Last week, I received a real gem in the mail. Not a precious stone per se, but a handmade keepsake that means the world to me.
I was so amazed when I received it – I had sent her the locks of hair and was astounded at how she got it inside the bead – and so neatly displayed as well! So my task at hand was – what to design along with it? The bead on its own is a true focal and I didn’t want to attract too much attention away from it. In fact I put it on a sterling silver chain and declared: done! But what could I do to make this more special to me, as I wear it on a regular basis?
So I started forming this idea for an asymmetrical style necklace which contained an engraved sterling silver heart pendant (as I am working toward developing a customized engraved line) and a sterling silver word bead. I didn’t want a lot to detract away from Nicole’s keepsake bead – and something asymmetrical to me would still allow the bead itself to be the focal point.
I will have to admit – this was not an easy necklace to photograph. The glass of the bead reflected the light and camera – and I buffed the pendant on my polishing lathe to a high shine so – finger prints – as much as I tried to remove them at set up, would be glaringly obvious, and looked like scratches in the photos. After some fiddling with lights and camera position, here’s what we have:
I engraved my girls’ names on the heart blank – and added a word bead: “inspire” – because I am dedicated to living an inspired life and my children certainly inspire me. I also wanted the word as a reminder to always inspire them.
The word bead is stamped on both sides so regardless of which way you wear it or if the bead flips around it will always say “inspire”. So I needed to engrave something on the back of the heart pendant. I decided to go with a mother and child symbol – a mother holding baby in arms.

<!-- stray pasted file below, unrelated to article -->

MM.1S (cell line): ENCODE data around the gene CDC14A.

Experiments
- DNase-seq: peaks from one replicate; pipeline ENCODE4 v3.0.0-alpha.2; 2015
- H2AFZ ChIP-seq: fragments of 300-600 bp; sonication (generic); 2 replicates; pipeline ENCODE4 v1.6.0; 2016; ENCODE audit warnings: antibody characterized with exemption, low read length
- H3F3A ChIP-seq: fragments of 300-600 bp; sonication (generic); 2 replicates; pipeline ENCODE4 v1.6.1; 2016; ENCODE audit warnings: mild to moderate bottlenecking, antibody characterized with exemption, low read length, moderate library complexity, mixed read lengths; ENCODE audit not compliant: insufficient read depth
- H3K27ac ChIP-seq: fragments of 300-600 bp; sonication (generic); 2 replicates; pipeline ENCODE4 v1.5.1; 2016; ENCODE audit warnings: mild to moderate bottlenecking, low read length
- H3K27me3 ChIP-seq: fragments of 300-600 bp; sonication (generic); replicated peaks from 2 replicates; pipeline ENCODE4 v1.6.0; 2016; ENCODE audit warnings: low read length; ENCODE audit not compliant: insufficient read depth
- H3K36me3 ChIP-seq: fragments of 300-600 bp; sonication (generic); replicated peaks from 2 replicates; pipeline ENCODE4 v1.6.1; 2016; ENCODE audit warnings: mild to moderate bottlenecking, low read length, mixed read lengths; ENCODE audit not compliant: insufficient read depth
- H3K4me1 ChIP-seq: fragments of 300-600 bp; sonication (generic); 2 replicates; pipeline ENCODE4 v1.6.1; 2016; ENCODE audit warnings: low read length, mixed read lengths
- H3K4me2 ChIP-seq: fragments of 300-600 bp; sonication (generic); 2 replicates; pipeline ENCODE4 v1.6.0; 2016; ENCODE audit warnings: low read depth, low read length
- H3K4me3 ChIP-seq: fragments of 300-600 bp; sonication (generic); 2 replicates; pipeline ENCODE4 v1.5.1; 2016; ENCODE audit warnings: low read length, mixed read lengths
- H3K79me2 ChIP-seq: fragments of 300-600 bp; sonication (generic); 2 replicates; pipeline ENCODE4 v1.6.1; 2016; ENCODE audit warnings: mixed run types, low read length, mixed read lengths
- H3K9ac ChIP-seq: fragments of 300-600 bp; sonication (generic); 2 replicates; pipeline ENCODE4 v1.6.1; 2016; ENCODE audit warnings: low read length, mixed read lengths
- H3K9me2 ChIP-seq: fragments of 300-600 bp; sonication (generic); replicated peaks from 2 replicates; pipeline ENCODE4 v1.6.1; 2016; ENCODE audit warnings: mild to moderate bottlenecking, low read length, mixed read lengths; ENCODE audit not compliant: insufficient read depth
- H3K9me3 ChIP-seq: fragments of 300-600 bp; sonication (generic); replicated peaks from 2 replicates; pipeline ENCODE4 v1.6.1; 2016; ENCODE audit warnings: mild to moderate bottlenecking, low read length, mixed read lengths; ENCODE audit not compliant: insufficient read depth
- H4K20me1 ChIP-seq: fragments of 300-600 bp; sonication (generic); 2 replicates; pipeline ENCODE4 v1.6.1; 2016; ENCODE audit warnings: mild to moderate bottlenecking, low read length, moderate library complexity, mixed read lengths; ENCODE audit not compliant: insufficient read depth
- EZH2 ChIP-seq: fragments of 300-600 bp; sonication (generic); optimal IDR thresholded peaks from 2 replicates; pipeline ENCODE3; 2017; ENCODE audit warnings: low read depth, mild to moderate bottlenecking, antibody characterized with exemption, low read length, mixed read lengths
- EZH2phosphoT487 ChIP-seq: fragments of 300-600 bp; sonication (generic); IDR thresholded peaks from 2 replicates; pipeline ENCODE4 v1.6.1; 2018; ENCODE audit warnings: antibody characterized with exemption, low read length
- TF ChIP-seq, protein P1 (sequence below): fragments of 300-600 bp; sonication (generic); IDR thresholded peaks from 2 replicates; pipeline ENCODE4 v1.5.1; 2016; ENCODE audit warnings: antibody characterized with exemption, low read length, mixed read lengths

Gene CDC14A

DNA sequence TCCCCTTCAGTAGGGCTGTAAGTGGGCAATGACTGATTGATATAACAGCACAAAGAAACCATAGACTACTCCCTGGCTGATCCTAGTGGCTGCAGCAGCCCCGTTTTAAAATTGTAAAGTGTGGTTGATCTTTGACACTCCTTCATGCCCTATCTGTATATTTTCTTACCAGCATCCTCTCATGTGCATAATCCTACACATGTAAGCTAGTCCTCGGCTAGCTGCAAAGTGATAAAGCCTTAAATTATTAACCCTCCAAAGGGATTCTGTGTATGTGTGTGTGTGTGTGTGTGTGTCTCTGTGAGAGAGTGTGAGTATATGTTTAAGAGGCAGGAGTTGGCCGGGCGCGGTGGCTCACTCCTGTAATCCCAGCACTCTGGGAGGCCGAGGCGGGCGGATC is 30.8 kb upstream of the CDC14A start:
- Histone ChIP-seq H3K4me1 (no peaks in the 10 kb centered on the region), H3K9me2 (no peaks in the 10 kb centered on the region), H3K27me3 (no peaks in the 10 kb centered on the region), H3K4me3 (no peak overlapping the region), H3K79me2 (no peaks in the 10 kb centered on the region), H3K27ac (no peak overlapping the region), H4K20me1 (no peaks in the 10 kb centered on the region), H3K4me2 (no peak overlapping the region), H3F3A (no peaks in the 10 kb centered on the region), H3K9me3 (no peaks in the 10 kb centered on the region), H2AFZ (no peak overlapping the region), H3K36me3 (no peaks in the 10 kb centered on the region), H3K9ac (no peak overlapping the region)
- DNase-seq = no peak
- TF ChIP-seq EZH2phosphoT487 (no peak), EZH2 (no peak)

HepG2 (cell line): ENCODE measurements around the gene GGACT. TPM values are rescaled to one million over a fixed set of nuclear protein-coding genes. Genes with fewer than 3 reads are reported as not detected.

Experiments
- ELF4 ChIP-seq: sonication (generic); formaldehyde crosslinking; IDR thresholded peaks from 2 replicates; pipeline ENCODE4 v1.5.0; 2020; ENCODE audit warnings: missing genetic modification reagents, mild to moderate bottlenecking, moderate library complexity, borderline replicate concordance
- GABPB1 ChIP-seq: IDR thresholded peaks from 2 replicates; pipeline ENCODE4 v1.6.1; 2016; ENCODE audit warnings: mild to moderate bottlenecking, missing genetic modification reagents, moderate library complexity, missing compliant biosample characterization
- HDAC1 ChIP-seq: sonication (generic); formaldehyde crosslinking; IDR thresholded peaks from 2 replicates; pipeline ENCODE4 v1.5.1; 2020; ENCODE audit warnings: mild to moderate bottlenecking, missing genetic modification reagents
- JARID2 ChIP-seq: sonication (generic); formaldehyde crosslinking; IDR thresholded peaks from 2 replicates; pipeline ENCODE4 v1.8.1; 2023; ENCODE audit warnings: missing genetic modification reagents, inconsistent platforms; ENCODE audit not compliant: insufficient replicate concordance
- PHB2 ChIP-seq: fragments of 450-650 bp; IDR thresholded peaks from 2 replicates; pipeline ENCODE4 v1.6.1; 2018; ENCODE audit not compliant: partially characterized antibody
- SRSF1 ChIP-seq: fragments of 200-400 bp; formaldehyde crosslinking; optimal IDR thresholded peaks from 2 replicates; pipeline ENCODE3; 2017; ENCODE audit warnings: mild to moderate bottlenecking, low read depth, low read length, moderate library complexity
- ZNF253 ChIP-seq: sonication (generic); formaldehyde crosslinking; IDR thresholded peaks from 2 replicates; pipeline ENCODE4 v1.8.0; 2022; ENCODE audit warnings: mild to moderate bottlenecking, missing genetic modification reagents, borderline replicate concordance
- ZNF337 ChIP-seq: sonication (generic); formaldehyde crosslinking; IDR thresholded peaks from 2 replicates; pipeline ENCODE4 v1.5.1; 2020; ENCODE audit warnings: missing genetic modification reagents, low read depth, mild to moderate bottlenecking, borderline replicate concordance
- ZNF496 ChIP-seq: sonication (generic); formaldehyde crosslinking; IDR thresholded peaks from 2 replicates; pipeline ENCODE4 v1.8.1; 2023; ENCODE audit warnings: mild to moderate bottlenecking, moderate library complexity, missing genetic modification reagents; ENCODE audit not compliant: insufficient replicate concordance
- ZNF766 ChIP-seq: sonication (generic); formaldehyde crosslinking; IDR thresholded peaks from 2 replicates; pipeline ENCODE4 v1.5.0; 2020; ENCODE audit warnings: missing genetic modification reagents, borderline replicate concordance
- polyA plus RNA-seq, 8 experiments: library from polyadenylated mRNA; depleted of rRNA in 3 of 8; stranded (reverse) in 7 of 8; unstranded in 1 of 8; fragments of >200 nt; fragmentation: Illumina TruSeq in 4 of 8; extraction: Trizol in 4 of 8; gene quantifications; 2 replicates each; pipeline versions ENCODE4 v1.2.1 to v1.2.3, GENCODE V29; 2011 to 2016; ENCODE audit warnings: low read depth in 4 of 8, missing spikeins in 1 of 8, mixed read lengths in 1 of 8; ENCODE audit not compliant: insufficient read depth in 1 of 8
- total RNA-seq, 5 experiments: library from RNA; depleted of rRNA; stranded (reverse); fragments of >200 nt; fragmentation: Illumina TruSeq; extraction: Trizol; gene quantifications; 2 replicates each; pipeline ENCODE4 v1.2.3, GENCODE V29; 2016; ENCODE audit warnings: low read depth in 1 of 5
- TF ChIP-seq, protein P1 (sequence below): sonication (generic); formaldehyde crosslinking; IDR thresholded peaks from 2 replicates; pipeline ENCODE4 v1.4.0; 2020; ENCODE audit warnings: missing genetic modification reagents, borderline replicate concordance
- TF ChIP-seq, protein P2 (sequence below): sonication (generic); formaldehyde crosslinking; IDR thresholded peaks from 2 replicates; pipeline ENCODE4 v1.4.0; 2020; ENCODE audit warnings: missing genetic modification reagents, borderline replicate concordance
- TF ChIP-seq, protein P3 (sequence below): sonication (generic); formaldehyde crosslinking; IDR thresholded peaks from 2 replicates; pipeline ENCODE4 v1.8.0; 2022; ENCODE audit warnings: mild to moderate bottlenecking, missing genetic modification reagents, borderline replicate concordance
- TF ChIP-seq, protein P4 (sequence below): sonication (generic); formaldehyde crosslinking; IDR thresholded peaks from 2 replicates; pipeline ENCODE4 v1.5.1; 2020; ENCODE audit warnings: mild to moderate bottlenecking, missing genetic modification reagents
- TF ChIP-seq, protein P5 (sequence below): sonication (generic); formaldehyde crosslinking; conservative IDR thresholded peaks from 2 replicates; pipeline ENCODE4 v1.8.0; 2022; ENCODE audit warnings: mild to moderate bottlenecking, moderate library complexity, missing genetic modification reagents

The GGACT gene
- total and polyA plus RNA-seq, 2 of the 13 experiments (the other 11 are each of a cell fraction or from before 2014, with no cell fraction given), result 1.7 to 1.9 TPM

When I engraved the symbol – I would have liked it to be one maybe two sizes larger to fill up the pendant more. So I had this idea to adhere Swarovski flatbacks in our birthstone colours to help fill up the space. The larger one on the left is mine: for April – diamond, the girls (September and March – Aquamarine & Sapphire ) on the left.
I’m not sure how I feel about the Swarovski flatbacks. They certainly look nice on the necklace as I wear it, but it is hard to remove finger print smudges around them. One good thing is that they bond really well to the metal. I put them through a bit of abuse this weekend to see if I could get them to fall off – suffice it to say unless I plan on soaking the pendant in acetone, they should stay put.
I’ve been wearing this necklace all day, and will probably wear it almost everyday! What makes it so special to me, is the keepsake bead.
Nicole has been making beads at her home studio in Victoria, British Columbia for almost 6 years; 2 years full time. Besides making lampwork beads she is also a metalsmith & does some viking knit and byzantine. She also teaches her craft, developing a class specifically for silversmithing for lampworkers.
She is inspired by the wilderness, her animals, and color. “I love color the brighter the better right now.” On her inspiration for the keepsake beads, she says, “I’ve been wanting to offer something unique as a keepsake for a while. We lost a horse last year and I was trying to think of a way to have a memory of him. Hence the filled beads were inspired.”
It is my hope that we can collaborate on this piece together and it is my plan to offer it for sale on my website. I want to be able to allow the customer to choose either just the bead or add my elements to it as well. Of course, you can also buy the bead direct from Nicole as well! Whatever you decide, it is sure to be cherished for years to come.Leilani Cleveland Deveau is a self-taught jewelry artist with over sixteen years of experience. 4 years ago she added the fiber arts (wool processing/dyeing/carding/spinning, knitting, crochet and felting) to her long list of creative interests. Leilani welcomes questions or comments from other crafters and handmade artists, as well as requests for custom, wholesale or consignment jewelry. Her home studio is located in the Annapolis Valley, Nova Scotia. You can contact her by email: firstname.lastname@example.org or stay informed by subscribing to her monthly newsletter (a draw for a giveaway each month!). See sign up button at right on main blog page.